Let’s Take Advantage of The Bad Times

With city budgets shrinking rapidly, municipal governments are desperate to collect property tax revenue wherever they can find it. So they are moving to fast-track new, large development projects that […]

With city budgets shrinking rapidly, municipal governments are desperate to collect property tax revenue wherever they can find it. So they are moving to fast-track new, large development projects that can bring an infusion of new revenue, construction jobs and as other community benefits. It may be economic stimulus, but neighborhood activists are worried about the negative impact of rushing to develop.

Some legislators have listened to their constituents, and are doing what they can to slow down this runaway train. In Boston, a state representative filed a bill recently to prevent a 47-story tower from casting shadows over one of the city’s most recognizable public spaces — Copley Square. Meanwhile, a city councilor told a local newspaper he’d like to see more careful review of small development projects, such as a one-floor addition to a two-family house, even if the projects are allowed by the local zoning to proceed without that review. If the project doesn’t meet the standards residents have set for their neighborhoods, the city could refuse to issue a building permit.

I haven’t had a chance to read the fine print in the proposed economic stimulus package weaving its way through Congress. But clearly what municipal leaders want is more short-term economic development and less long-term planning. There has been quite a bit of outcry among those who see Obama using the stimulus package to do things that won’t really stimulate the economy at all in the very short term. Things like building a green jobs economy, very noble goals but not exactly “shovel-ready.”

It is just this sort of economic slowdown that presents an opportunity for neighborhood activists to put their heads together and create long-term plans for the development they want. When everybody had credit, development seemed unstoppable, it was a deluge. Now municipal leaders are drowning in red ink and they wish Washington would turn the spigot back on. But just as the new administration has lofty goals of changing the economy for the long term, cities and towns should take this down time to do the same at the local level. Throwing money at more of the same kind of development that was thrown up during the housing bubble, without concern for the irreversible negative impacts, seems pretty foolish.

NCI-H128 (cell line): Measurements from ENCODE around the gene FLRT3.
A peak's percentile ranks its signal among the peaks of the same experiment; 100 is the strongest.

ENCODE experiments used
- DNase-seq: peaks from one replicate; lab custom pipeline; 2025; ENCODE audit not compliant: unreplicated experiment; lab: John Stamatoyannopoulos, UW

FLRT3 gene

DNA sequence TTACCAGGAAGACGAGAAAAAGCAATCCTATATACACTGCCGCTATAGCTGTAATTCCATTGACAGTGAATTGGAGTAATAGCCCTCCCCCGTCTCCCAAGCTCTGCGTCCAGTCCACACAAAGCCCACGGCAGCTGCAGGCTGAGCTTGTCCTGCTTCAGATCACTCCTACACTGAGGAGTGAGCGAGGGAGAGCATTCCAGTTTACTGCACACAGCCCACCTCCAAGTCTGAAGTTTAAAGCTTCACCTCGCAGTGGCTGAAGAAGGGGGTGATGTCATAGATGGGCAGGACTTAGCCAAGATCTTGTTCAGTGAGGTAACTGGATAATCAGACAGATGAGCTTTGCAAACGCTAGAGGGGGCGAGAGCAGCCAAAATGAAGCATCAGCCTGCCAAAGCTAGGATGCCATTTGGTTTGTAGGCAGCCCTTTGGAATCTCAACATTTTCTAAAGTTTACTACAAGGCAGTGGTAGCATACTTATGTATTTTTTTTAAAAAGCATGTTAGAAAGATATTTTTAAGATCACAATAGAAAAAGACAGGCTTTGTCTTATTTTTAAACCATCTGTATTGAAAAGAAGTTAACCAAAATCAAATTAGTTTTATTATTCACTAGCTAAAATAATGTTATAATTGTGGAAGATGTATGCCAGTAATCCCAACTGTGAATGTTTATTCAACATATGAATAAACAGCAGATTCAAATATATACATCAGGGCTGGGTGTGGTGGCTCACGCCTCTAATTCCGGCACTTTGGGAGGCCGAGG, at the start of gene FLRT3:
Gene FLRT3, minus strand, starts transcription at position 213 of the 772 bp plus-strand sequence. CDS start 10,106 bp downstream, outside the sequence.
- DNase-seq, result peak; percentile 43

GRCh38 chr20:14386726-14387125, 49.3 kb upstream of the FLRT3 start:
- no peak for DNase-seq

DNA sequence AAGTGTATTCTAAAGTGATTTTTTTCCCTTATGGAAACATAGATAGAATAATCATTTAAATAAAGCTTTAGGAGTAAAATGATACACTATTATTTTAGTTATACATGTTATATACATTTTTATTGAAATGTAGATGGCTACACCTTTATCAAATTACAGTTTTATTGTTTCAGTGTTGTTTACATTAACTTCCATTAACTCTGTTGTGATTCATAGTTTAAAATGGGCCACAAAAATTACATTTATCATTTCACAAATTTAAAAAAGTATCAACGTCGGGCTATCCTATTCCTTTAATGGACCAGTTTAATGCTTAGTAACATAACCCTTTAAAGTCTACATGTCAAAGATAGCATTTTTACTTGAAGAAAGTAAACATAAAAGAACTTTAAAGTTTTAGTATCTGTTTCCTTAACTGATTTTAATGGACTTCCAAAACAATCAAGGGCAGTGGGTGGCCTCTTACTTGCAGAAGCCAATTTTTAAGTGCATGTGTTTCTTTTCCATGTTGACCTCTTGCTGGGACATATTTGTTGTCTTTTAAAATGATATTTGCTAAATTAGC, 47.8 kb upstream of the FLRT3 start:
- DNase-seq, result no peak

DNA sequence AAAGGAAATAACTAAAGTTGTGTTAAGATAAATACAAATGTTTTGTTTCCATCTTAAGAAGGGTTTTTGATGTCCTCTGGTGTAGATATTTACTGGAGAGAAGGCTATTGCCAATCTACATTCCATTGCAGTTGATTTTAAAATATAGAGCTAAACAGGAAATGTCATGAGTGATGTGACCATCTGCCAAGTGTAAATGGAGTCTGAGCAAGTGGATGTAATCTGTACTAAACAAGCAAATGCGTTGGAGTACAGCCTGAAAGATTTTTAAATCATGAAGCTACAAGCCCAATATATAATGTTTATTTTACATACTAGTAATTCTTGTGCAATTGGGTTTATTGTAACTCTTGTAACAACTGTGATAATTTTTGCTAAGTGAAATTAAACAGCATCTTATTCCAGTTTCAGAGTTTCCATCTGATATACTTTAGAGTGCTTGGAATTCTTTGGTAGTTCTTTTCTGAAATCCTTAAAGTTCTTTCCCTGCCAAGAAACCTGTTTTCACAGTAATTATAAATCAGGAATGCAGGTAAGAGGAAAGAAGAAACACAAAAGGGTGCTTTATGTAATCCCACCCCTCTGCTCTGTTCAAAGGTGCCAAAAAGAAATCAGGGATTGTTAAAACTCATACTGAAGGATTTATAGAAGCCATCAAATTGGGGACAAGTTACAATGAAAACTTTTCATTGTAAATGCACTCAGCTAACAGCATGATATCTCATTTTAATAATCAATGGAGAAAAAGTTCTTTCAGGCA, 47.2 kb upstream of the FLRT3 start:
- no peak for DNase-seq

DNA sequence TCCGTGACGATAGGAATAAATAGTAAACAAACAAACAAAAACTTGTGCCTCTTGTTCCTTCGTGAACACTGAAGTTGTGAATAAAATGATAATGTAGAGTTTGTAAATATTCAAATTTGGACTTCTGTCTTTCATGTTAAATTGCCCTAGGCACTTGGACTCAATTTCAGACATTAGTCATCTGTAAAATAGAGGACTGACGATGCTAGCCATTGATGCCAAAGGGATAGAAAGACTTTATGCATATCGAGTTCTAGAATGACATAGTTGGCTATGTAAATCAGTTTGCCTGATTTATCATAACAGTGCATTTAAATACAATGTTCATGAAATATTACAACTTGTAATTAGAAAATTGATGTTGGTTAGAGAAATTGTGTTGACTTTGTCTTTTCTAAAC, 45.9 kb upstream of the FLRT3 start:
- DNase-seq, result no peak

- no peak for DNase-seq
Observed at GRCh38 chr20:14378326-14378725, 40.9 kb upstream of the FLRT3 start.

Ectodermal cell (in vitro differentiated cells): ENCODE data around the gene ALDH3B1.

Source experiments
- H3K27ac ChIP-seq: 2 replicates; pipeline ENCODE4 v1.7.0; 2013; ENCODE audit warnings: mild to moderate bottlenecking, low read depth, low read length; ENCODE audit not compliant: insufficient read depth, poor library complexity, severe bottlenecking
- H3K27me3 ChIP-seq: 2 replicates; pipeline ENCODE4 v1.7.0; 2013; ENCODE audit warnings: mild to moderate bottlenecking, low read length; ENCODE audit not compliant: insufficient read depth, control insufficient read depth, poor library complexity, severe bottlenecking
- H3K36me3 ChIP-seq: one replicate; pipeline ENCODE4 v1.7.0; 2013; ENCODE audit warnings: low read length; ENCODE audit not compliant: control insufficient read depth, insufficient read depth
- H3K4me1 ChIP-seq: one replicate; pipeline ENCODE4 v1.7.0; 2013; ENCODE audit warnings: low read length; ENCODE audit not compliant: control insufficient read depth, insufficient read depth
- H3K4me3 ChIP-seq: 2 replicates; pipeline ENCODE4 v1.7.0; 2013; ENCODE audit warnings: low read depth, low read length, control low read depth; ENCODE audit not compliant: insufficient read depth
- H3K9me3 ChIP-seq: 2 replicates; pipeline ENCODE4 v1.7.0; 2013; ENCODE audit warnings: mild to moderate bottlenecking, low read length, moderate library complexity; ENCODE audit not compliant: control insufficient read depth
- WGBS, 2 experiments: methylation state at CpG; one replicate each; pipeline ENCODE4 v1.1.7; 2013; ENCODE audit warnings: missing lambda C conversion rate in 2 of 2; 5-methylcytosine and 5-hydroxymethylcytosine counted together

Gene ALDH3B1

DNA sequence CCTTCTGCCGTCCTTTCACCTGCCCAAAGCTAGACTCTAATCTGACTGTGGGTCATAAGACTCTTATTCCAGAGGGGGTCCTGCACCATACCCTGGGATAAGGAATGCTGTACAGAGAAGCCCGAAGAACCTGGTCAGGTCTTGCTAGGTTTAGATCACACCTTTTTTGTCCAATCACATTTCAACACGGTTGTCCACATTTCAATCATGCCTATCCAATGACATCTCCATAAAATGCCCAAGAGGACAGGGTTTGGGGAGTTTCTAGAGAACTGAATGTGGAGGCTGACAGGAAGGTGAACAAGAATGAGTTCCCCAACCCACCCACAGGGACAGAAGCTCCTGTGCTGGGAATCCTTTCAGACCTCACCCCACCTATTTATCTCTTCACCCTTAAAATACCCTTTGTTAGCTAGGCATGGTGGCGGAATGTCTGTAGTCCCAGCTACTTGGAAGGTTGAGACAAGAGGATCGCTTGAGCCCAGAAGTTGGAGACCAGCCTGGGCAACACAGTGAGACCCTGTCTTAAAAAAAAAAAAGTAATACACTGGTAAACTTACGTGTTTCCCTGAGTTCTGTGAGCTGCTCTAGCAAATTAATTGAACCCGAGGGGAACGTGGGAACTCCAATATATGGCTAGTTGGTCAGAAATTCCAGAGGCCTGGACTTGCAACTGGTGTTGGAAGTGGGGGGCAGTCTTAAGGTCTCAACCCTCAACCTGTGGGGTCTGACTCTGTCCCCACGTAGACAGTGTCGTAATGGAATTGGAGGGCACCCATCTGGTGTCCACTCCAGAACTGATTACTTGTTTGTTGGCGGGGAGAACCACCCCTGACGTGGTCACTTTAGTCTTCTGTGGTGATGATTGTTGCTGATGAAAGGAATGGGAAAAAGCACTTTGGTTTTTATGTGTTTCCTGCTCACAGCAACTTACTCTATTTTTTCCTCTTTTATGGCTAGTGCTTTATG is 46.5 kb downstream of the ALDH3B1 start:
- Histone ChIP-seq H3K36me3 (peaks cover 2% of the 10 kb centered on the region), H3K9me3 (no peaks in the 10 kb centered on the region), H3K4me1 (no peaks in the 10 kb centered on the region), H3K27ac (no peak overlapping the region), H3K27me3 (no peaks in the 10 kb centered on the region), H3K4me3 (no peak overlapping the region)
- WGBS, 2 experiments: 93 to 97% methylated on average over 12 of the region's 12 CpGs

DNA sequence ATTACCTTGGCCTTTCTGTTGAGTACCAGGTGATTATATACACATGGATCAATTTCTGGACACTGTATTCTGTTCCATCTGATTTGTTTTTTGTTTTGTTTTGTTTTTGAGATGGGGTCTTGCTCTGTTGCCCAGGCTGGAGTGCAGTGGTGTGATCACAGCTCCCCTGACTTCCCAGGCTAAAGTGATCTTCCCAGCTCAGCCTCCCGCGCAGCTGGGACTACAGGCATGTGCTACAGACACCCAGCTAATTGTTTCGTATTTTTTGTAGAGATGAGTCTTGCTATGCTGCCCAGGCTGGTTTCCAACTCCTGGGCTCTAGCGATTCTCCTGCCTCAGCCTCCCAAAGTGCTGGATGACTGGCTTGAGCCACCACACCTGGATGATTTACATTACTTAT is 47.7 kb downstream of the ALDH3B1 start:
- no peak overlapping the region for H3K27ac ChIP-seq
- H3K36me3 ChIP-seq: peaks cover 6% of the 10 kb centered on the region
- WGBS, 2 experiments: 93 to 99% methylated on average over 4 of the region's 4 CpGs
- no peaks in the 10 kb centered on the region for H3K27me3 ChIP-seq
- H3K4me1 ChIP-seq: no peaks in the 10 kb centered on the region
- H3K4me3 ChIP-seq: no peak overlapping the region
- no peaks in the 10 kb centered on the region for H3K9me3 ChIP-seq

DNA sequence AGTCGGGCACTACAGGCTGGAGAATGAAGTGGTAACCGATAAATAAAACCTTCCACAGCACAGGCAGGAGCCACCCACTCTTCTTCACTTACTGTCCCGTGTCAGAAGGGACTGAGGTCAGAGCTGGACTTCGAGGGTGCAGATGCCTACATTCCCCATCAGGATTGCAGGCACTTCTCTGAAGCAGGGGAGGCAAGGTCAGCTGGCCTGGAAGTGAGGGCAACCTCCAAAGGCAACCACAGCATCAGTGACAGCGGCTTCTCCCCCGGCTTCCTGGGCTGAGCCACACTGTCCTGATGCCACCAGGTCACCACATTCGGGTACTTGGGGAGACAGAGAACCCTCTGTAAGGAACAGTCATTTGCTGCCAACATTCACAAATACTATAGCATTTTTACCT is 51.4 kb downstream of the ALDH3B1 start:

Related Articles

  • An ancient mural of a female deity, in tones of green and rust/brick, with some blue. Her face is green, her eyes wide open and staring, and her hands held out to the sides. She wears an elaborate headdress made of feathers with a birdlike visage on it.

    A (Much) Older Example of Social Housing Than Vienna

    April 19, 2024

    History often feels like a depressing account of the worst things people can do to each other. But a recent book contains reminders that nothing is inevitable, and sometimes people have done better than we’re doing now—even in terms of housing and social equity.

  • Roadside sign in red and blue print on white background reads "Welcome to the/Red Lake Nation/NW Angle MN/Home of the Red Lake Band/of Chippewa Indians. The sign is hung on two wooden stanchions set into the grassy roadside. Behind it in the distance is a thick stand of tall straight trees, possibly poplars. Behind the trees in the sky is a puffy cloud, in a sky of blue.

    Tribal-Sponsored Development Offers Housing and More in Minneapolis

    April 12, 2024

    A hub for health care, social services, and community, the Mino-Bimaadiziwin apartments meet the unique needs of urban Native Americans while enriching the surrounding community.

  • The exterior of a building, with lettering that reads "Resistencia" with a mural of a fist extending upward.

    Trying to Transform Squats into Public Housing in São Paulo

    April 5, 2024

    In São Paulo, vacant housing units outnumber the unhoused, 12 times over. Across the city, residents have responded by seizing abandoned buildings to turn them into affordable housing. Will the government step up to convert these buildings into public housing?